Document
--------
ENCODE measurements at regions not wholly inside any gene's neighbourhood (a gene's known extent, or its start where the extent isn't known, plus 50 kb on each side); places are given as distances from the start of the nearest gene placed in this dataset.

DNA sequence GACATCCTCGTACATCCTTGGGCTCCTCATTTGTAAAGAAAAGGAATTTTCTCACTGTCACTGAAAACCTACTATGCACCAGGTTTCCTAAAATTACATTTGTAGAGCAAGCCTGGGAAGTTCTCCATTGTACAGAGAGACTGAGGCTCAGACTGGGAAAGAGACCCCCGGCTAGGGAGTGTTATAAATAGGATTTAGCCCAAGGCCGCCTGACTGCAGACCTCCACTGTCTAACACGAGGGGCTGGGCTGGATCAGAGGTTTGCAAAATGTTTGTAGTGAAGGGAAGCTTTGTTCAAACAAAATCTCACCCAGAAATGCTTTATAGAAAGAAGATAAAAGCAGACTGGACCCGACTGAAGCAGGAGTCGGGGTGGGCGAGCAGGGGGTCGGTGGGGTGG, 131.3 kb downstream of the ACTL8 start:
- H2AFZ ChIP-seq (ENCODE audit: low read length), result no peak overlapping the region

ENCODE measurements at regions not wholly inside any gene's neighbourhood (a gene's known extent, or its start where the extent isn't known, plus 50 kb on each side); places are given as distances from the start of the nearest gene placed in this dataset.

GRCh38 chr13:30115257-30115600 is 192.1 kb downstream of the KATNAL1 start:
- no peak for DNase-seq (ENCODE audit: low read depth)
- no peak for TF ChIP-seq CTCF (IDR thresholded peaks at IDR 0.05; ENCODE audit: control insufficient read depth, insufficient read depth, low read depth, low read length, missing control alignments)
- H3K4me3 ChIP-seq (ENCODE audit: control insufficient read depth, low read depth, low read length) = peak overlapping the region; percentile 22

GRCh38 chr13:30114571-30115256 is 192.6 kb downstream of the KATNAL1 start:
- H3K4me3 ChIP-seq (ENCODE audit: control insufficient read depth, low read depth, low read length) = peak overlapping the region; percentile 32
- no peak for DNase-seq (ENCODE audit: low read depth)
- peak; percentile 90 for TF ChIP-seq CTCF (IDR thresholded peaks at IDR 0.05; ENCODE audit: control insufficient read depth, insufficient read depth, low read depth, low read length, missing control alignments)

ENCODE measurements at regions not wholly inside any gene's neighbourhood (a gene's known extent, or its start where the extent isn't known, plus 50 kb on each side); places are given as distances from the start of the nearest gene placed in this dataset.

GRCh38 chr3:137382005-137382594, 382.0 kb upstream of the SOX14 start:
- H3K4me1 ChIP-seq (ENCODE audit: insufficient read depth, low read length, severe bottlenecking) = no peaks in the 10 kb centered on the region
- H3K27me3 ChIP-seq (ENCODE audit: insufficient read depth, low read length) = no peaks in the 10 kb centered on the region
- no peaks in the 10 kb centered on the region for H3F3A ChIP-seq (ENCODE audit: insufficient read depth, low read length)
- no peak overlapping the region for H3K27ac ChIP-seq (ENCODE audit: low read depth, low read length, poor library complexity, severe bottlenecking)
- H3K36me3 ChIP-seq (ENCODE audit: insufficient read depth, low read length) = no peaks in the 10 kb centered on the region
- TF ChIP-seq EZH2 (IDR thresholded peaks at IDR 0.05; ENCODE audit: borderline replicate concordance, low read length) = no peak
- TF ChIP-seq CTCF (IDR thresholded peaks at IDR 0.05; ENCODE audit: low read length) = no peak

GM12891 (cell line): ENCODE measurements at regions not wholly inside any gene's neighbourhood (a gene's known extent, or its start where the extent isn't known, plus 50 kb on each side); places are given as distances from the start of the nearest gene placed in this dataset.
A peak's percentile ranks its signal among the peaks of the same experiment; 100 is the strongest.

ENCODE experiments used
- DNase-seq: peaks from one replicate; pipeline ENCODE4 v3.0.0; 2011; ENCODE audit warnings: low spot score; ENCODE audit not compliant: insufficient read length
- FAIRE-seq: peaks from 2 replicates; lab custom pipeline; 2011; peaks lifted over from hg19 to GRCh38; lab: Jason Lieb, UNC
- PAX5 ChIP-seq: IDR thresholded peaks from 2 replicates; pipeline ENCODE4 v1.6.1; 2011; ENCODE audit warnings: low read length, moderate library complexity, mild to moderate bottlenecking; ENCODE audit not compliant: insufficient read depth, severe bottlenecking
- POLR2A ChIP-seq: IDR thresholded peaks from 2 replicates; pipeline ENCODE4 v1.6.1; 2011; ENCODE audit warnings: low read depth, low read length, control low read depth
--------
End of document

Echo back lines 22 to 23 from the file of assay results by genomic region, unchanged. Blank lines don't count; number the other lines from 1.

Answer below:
GM12891 (cell line): ENCODE measurements at regions not wholly inside any gene's neighbourhood (a gene's known extent, or its start where the extent isn't known, plus 50 kb on each side); places are given as distances from the start of the nearest gene placed in this dataset.
A peak's percentile ranks its signal among the peaks of the same experiment; 100 is the strongest.